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# Statistical Significance Tests for Machine Translation Evaluation

EMNLP, pp.388-395, (2004)

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Abstract

If two translation systems differ differ in perfor- mance on a test set, can we trust that this indicates a difference in true system quality? To answer this question, we describe bootstrap resampling meth- ods to compute statistical significance of test results, and validate them on the concrete example of the BLEU score. Even for small ...More

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Introduction

- The field of machine translation has been changed by the emergence both of effective statistical methods to automatically train machine translation systems from translated text sources and of reliable automatic evaluation methods.

Machine translation systems can be built and evaluated from black box tools and parallel corpora, with no human involvement at all.

The evaluation of machine translation systems has changed dramatically in the last few years. - Machine translation systems can be built and evaluated from black box tools and parallel corpora, with no human involvement at all.
- The evaluation of machine translation systems has changed dramatically in the last few years.
- It is desirable to have fluent output that can be read
- These two goals, adequacy and fluency, are the main criteria in machine translation evaluation

Highlights

- The field of machine translation has been changed by the emergence both of effective statistical methods to automatically train machine translation systems from translated text sources and of reliable automatic evaluation methods
- Instead of reporting human judgment of translation quality, researchers rely on automatic measures, most notably the BLEU score, which measures n-gram overlap with reference translations
- Since it has been shown that the BLEU score correlates with human judgment, an improvement in BLEU is taken as evidence for improvement in translation quality
- Phrase-based machine translation systems make use of a language model trained for the target language and a translation model trained from a parallel corpus
- Say, one system outperforms the other system 95% of the time, we draw the conclusion that it is better with 95% statistical significance
- We described how to compute statistical significance intervals for metrics such as BLEU for small test sets, using bootstrap resampling methods

Results

- 4. The Spanish system is better by up to 4%.
- The purpose of experimental testing is to assess the true translation quality of a system on text from a certain domain.
- The authors will always just be able to measure the performance of the system on a specific sample.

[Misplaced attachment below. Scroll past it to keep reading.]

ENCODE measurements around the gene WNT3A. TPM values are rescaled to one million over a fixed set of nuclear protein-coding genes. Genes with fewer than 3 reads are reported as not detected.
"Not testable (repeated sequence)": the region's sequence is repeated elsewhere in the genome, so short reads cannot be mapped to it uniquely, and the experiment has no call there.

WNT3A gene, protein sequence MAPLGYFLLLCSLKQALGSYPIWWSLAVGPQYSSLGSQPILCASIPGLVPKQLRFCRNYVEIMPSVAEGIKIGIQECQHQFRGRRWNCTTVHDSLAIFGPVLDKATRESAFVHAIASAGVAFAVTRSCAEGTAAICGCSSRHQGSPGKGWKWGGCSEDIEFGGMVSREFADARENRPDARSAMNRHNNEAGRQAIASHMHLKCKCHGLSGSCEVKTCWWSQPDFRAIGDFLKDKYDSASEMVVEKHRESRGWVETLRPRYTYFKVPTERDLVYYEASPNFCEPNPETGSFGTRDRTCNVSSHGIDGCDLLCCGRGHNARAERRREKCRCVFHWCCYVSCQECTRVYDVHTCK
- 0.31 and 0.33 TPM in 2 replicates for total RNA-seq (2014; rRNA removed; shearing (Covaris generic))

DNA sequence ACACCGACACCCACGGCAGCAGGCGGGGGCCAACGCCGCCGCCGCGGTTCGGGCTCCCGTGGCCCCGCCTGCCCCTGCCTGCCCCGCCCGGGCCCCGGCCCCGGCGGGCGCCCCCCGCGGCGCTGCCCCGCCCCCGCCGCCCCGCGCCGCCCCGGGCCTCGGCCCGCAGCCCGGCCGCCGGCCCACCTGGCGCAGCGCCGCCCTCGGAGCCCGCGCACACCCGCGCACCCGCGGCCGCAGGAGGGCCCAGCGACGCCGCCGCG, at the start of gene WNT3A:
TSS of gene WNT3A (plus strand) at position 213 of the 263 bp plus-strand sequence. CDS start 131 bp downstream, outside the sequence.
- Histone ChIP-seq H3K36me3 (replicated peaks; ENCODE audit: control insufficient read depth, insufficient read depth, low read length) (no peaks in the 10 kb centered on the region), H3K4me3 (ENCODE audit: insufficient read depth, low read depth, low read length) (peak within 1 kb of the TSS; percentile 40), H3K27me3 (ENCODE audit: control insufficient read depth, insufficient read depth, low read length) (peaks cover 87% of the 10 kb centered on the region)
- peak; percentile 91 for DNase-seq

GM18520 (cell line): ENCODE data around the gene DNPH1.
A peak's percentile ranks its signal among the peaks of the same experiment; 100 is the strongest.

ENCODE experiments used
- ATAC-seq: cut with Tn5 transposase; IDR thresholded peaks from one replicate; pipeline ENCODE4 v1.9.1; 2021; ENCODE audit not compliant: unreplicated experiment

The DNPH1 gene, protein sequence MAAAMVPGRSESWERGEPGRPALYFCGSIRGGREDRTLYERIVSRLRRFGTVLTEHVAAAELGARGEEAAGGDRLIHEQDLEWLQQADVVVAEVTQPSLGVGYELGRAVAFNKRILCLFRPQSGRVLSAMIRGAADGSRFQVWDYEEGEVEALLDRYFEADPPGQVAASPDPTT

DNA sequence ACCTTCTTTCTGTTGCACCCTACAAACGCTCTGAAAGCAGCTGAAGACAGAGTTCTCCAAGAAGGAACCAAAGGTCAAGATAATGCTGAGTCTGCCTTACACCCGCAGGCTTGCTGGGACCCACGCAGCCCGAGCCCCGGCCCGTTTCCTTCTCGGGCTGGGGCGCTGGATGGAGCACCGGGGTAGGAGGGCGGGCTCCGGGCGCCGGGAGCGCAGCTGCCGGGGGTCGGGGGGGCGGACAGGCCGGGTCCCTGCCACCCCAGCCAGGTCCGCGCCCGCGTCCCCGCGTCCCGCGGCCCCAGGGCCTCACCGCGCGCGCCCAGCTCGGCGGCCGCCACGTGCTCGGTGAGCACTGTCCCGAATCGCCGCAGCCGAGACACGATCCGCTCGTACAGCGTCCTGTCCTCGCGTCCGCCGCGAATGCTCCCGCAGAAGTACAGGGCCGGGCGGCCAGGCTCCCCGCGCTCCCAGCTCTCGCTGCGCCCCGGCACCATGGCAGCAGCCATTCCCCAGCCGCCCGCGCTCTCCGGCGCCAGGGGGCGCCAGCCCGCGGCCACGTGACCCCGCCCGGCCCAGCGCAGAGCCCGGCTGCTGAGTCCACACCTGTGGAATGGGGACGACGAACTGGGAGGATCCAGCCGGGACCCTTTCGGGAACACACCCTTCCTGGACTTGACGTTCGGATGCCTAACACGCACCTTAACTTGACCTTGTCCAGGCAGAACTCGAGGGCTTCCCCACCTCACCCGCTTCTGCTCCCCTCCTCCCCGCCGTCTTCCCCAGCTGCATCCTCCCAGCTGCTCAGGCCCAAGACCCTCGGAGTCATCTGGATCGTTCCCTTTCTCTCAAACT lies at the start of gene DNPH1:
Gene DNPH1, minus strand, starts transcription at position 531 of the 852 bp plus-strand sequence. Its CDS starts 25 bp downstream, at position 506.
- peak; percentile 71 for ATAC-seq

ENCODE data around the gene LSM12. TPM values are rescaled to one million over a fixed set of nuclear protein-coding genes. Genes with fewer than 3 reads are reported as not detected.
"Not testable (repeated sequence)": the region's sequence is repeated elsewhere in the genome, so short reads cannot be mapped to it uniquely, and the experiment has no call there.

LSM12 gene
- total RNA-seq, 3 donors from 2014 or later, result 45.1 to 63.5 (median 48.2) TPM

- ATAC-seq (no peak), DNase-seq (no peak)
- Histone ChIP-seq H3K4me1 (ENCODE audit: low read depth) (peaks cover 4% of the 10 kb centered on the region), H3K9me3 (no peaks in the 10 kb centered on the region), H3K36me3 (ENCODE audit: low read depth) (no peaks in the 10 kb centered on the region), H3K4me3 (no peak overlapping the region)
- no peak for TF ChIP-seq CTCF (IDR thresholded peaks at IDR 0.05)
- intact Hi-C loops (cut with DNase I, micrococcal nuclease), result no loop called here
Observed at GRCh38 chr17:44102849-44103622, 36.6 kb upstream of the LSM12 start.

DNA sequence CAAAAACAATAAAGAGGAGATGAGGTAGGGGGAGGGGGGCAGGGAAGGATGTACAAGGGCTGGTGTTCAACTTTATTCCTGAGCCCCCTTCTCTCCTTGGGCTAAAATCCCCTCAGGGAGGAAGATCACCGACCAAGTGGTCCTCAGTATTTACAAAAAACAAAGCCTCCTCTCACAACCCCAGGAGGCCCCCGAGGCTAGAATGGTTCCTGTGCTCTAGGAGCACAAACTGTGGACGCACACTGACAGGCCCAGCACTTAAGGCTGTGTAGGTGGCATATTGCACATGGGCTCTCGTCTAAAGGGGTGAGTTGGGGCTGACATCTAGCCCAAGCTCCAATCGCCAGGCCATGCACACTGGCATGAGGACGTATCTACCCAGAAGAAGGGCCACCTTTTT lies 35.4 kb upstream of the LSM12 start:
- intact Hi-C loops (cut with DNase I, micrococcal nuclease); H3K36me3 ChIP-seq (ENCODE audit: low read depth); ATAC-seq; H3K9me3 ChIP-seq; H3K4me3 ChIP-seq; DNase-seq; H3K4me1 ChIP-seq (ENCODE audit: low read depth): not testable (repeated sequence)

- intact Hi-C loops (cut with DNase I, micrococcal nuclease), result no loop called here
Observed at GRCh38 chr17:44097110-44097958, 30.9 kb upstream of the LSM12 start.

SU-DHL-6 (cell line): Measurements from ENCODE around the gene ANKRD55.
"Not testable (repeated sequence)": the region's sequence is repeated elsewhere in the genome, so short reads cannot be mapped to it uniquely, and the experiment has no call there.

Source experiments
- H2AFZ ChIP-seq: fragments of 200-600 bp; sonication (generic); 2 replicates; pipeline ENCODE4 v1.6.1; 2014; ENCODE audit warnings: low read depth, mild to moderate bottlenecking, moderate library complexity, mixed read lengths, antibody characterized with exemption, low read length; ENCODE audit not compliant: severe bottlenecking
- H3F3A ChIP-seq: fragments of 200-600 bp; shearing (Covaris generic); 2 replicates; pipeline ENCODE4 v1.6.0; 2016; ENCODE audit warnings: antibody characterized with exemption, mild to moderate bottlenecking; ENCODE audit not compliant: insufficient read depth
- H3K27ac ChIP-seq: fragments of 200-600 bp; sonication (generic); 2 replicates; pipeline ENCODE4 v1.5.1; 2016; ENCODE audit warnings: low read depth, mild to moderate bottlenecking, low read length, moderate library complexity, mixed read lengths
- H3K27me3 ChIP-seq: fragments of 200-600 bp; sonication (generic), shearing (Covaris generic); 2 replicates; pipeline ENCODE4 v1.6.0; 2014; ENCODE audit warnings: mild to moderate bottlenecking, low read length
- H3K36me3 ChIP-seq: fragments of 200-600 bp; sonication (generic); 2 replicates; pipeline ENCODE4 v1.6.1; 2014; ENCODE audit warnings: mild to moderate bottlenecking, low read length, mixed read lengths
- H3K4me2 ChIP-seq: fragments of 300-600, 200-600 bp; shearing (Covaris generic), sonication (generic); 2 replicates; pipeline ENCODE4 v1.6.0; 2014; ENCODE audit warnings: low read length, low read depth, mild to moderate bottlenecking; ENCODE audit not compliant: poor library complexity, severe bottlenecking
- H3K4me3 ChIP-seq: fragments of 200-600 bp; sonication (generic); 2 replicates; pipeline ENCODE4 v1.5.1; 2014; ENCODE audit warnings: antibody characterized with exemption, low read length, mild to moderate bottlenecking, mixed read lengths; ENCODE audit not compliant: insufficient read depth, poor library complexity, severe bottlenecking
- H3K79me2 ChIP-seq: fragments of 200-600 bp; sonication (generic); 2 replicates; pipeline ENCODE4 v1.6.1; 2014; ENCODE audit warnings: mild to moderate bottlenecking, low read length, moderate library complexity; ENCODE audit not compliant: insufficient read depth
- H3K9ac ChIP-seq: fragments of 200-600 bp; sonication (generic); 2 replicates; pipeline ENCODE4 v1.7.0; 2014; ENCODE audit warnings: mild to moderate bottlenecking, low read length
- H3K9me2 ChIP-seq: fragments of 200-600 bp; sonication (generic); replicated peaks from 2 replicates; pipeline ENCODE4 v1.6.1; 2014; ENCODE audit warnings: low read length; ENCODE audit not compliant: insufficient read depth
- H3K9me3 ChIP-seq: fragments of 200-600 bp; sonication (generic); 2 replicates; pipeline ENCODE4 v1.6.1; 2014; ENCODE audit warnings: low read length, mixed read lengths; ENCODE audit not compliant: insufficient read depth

- From this test result, the authors would like to conclude what the true translation performance is

Conclusion

**Summary and Outlook**

Having a trusted experimental framework is essential for drawing conclusions on the effects of system changes.- One important element of a solid experimental framework is a statistical significance test that allows them to judge, if a change in score that comes from a change in the system, truly reflects a change in overall translation quality.
- The authors applied bootstrap resampling to machine translation evaluation and described methods to compute statistical significance intervals and levels for machine translation evaluation metrics.
- The authors described how to compute statistical significance intervals for metrics such as BLEU for small test sets, using bootstrap resampling methods.
- The authors provided empirical evidence that the computed intervals are accurate

- Table1: Translation quality of three systems, measured by the BLEU score and n-gram precision. Six different systems are compared here (we will get later into the nature of these systems). While the unigram precision of the three systems hovers around 60%, the difference in 4-gram precision is much larger. The Finnish system has only roughly half (7.8%) of the 4-gram precision of the Spanish system (14.7%). This is the cause for the relative large distance in overall BLEU (28.9% vs. 20.2%)1. Higher n-grams (and we could go beyond 4), measure not only syntactic cohesion and semantic adequacy of the output, but also give discriminatory power to the metric
- Table2: Values for Ø for different sizes and significance levels (Formula 5)
- Table3: The table displays how often a conclusion with 95% statistical significance is made for different system comparisons and different sample sizes. 12%/1% means 12% correct and 1% wrong conclusions. 30,000 test sentences are divided into 300, 100, 50, and 10 samples, each the size of 100, 300, 600, and 3000 sentences respectively
- Table4: Validation of the statistical significance estimations: Number of conclusions drawn at a certain level and accuracy of the conclusions

Reference

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